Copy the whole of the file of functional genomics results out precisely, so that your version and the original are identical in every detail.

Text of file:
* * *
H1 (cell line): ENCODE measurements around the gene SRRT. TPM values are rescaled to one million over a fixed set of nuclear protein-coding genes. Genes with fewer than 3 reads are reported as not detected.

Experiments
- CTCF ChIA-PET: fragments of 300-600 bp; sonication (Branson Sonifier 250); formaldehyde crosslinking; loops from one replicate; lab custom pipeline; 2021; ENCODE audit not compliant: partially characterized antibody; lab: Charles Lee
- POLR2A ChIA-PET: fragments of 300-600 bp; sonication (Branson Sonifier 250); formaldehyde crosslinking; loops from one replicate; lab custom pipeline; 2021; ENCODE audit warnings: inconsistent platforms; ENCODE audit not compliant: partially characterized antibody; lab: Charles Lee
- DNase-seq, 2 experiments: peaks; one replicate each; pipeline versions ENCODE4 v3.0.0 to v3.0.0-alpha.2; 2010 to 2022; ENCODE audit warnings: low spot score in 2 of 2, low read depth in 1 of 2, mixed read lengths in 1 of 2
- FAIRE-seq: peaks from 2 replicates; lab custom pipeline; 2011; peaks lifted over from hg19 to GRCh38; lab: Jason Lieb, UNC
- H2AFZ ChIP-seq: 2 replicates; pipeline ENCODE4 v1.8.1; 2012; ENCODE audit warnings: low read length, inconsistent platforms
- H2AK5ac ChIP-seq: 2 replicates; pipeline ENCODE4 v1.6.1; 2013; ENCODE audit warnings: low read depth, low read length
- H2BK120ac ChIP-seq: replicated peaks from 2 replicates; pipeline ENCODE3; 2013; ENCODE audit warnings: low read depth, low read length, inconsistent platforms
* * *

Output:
H1 (cell line): ENCODE measurements around the gene SRRT. TPM values are rescaled to one million over a fixed set of nuclear protein-coding genes. Genes with fewer than 3 reads are reported as not detected.

Experiments
- CTCF ChIA-PET: fragments of 300-600 bp; sonication (Branson Sonifier 250); formaldehyde crosslinking; loops from one replicate; lab custom pipeline; 2021; ENCODE audit not compliant: partially characterized antibody; lab: Charles Lee
- POLR2A ChIA-PET: fragments of 300-600 bp; sonication (Branson Sonifier 250); formaldehyde crosslinking; loops from one replicate; lab custom pipeline; 2021; ENCODE audit warnings: inconsistent platforms; ENCODE audit not compliant: partially characterized antibody; lab: Charles Lee
- DNase-seq, 2 experiments: peaks; one replicate each; pipeline versions ENCODE4 v3.0.0 to v3.0.0-alpha.2; 2010 to 2022; ENCODE audit warnings: low spot score in 2 of 2, low read depth in 1 of 2, mixed read lengths in 1 of 2
- FAIRE-seq: peaks from 2 replicates; lab custom pipeline; 2011; peaks lifted over from hg19 to GRCh38; lab: Jason Lieb, UNC
- H2AFZ ChIP-seq: 2 replicates; pipeline ENCODE4 v1.8.1; 2012; ENCODE audit warnings: low read length, inconsistent platforms
- H2AK5ac ChIP-seq: 2 replicates; pipeline ENCODE4 v1.6.1; 2013; ENCODE audit warnings: low read depth, low read length
- H2BK120ac ChIP-seq: replicated peaks from 2 replicates; pipeline ENCODE3; 2013; ENCODE audit warnings: low read depth, low read length, inconsistent platforms